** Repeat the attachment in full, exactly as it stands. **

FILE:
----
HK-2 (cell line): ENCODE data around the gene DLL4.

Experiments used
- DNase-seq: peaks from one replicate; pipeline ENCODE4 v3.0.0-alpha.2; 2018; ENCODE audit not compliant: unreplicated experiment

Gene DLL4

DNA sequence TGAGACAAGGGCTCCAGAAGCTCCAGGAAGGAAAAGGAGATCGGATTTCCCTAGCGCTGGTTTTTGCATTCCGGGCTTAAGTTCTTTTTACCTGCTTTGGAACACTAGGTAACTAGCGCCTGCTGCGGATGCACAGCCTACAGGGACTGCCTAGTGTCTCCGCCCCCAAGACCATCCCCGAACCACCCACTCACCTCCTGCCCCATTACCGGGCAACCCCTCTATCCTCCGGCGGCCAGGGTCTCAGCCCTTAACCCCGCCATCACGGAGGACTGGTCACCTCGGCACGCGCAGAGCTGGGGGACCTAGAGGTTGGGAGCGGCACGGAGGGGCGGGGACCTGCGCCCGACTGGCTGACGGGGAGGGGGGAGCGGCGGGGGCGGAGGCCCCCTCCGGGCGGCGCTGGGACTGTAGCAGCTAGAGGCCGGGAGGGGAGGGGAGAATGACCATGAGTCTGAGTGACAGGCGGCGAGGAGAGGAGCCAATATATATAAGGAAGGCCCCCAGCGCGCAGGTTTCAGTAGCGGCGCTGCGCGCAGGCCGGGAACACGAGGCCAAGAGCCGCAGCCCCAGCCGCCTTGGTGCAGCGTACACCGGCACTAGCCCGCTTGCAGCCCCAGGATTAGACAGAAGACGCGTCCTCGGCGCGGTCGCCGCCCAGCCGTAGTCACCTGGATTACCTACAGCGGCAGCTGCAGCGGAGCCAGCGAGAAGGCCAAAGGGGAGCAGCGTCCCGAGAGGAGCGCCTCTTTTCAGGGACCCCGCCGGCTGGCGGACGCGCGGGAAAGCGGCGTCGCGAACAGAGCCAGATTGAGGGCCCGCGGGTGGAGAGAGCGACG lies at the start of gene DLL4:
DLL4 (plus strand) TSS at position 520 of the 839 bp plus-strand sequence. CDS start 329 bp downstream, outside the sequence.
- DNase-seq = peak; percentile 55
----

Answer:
HK-2 (cell line): ENCODE data around the gene DLL4.

Experiments used
- DNase-seq: peaks from one replicate; pipeline ENCODE4 v3.0.0-alpha.2; 2018; ENCODE audit not compliant: unreplicated experiment

Gene DLL4

DNA sequence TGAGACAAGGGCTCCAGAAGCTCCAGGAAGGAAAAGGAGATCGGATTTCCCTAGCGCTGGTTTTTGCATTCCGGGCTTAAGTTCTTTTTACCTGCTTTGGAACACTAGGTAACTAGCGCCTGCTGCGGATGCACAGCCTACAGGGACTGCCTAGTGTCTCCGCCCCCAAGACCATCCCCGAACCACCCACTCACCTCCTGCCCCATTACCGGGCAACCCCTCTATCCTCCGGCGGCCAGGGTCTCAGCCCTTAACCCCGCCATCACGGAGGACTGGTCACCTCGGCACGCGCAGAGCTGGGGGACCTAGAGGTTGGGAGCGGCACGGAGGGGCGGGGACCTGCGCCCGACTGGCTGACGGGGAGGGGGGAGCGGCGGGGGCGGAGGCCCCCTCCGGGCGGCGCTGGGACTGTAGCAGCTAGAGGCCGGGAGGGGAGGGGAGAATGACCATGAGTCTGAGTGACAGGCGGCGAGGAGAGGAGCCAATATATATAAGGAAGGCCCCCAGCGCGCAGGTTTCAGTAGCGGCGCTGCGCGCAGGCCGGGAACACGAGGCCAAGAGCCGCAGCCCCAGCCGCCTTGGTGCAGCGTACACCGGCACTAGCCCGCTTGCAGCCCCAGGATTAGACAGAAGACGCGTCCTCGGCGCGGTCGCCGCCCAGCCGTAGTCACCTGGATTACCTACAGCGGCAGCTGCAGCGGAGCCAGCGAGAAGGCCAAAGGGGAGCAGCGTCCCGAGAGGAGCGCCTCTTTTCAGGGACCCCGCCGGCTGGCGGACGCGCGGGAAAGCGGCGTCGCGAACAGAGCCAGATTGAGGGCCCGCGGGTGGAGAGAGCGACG lies at the start of gene DLL4:
DLL4 (plus strand) TSS at position 520 of the 839 bp plus-strand sequence. CDS start 329 bp downstream, outside the sequence.
- DNase-seq = peak; percentile 55